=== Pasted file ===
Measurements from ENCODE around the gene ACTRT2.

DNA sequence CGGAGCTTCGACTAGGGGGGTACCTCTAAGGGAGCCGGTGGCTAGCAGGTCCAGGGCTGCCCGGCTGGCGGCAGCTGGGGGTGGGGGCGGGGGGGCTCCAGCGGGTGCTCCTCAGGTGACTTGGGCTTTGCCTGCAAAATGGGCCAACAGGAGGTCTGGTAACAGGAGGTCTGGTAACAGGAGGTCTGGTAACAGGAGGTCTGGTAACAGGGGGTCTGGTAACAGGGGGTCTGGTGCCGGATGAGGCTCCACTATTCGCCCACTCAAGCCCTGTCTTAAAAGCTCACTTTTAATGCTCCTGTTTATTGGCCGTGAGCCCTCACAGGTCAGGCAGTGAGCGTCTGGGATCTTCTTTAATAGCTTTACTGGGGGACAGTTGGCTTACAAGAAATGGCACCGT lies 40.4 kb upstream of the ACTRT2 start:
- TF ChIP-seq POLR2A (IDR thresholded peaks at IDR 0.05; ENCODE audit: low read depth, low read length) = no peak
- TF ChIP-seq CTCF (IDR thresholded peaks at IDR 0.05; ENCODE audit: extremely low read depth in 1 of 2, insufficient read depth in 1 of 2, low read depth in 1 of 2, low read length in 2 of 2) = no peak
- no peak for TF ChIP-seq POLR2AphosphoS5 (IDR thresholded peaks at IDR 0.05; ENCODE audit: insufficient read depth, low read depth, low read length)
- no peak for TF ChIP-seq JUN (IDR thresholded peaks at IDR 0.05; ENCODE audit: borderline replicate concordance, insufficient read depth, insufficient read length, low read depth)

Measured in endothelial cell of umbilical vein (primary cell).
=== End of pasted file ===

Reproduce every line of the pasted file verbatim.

Measurements from ENCODE around the gene ACTRT2.

DNA sequence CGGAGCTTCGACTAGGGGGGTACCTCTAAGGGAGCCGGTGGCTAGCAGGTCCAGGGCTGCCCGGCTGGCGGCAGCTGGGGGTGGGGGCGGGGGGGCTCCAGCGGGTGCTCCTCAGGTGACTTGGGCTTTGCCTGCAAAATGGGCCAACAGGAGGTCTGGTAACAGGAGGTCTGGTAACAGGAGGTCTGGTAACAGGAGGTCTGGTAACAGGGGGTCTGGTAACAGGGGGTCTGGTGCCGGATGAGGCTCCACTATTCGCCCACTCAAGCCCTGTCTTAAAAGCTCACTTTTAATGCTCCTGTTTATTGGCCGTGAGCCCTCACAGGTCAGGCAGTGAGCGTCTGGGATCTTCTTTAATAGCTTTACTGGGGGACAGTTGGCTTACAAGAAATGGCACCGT lies 40.4 kb upstream of the ACTRT2 start:
- TF ChIP-seq POLR2A (IDR thresholded peaks at IDR 0.05; ENCODE audit: low read depth, low read length) = no peak
- TF ChIP-seq CTCF (IDR thresholded peaks at IDR 0.05; ENCODE audit: extremely low read depth in 1 of 2, insufficient read depth in 1 of 2, low read depth in 1 of 2, low read length in 2 of 2) = no peak
- no peak for TF ChIP-seq POLR2AphosphoS5 (IDR thresholded peaks at IDR 0.05; ENCODE audit: insufficient read depth, low read depth, low read length)
- no peak for TF ChIP-seq JUN (IDR thresholded peaks at IDR 0.05; ENCODE audit: borderline replicate concordance, insufficient read depth, insufficient read length, low read depth)

Measured in endothelial cell of umbilical vein (primary cell).